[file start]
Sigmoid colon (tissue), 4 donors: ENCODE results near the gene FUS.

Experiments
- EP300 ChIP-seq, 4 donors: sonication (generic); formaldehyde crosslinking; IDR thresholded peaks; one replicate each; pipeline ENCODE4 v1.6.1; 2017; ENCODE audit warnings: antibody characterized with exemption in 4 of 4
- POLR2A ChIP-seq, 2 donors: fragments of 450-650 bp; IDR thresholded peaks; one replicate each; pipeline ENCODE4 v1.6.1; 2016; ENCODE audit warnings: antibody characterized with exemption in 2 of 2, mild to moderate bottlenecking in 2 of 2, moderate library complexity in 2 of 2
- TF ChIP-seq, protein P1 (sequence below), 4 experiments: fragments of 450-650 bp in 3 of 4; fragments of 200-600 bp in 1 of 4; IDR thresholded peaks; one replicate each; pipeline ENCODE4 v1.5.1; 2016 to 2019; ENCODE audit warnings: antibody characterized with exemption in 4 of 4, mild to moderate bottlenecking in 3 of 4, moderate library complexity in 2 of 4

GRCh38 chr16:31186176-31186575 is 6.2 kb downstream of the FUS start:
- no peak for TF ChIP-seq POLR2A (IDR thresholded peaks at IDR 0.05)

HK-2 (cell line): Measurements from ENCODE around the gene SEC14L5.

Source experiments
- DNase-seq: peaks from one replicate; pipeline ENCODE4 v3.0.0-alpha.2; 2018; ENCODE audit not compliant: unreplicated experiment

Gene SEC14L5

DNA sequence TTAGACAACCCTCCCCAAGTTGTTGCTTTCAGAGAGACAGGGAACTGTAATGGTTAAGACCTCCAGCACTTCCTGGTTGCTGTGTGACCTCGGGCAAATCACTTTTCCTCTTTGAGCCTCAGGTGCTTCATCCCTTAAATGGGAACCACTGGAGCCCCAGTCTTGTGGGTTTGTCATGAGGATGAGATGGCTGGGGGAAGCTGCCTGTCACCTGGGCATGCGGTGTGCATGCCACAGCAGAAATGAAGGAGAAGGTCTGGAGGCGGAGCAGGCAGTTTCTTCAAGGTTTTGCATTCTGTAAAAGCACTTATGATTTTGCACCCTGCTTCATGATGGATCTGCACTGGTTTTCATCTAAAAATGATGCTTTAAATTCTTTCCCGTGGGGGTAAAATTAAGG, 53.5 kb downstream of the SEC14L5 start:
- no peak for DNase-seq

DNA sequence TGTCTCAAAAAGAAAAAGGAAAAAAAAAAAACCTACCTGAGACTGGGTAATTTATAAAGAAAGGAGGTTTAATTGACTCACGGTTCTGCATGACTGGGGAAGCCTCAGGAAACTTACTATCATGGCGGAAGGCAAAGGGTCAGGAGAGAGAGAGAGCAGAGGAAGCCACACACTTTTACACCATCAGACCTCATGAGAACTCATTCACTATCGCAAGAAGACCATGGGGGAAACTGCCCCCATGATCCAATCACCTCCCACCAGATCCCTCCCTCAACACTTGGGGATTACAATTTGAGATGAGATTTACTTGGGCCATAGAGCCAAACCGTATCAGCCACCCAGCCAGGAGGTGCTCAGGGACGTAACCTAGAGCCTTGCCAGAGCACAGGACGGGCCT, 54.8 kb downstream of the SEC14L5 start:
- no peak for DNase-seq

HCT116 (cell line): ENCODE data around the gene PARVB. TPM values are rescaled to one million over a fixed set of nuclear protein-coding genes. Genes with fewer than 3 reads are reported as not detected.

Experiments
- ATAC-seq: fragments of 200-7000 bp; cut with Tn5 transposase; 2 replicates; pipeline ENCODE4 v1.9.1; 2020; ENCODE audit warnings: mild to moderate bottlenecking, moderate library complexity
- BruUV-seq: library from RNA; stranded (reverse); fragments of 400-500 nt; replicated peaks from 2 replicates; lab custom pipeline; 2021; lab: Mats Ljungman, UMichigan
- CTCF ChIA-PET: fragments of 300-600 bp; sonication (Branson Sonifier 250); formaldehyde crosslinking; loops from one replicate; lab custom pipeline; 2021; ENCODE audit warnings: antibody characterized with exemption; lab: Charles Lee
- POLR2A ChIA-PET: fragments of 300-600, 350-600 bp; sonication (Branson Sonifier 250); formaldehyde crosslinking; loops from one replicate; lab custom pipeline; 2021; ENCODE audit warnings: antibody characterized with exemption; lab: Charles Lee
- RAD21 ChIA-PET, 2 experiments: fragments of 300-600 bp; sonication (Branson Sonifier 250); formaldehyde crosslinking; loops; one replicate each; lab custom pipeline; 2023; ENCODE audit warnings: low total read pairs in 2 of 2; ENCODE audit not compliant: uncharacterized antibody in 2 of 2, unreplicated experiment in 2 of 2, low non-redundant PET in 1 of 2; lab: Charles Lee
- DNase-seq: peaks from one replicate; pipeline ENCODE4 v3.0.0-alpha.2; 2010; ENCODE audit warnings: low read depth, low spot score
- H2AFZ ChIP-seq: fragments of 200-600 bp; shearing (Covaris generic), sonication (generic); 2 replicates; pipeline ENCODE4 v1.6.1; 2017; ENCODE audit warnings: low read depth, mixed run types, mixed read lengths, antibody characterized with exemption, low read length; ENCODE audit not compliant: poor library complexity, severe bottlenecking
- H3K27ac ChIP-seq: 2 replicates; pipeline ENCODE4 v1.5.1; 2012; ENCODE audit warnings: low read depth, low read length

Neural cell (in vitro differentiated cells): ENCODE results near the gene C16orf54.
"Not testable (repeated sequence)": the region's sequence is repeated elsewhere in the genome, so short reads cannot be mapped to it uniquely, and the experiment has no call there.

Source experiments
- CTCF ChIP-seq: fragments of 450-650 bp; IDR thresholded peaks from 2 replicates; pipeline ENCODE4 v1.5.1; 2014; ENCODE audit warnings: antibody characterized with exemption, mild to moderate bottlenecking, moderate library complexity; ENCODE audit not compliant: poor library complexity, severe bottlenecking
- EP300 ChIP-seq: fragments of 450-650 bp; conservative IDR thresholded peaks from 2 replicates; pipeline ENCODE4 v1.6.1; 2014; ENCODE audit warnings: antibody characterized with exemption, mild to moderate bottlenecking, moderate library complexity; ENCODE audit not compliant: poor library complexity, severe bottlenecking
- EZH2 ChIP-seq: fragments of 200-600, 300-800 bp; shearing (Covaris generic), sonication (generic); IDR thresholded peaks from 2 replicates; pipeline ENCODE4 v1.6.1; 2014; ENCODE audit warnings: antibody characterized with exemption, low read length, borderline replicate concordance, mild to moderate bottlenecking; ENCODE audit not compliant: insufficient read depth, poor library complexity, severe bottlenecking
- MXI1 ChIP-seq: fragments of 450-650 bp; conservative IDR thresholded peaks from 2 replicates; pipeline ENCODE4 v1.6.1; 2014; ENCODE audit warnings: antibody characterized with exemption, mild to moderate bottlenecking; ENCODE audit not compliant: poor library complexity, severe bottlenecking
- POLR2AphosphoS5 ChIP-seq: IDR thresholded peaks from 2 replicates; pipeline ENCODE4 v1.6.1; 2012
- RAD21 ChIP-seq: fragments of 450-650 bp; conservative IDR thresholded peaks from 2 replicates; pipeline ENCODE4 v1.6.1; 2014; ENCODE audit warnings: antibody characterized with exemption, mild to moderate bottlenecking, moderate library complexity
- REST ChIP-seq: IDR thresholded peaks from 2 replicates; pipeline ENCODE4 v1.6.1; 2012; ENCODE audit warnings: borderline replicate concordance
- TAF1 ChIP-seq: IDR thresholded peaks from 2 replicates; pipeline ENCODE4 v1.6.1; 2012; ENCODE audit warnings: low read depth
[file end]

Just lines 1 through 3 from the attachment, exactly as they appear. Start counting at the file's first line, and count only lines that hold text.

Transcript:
Sigmoid colon (tissue), 4 donors: ENCODE results near the gene FUS.

Experiments
- EP300 ChIP-seq, 4 donors: sonication (generic); formaldehyde crosslinking; IDR thresholded peaks; one replicate each; pipeline ENCODE4 v1.6.1; 2017; ENCODE audit warnings: antibody characterized with exemption in 4 of 4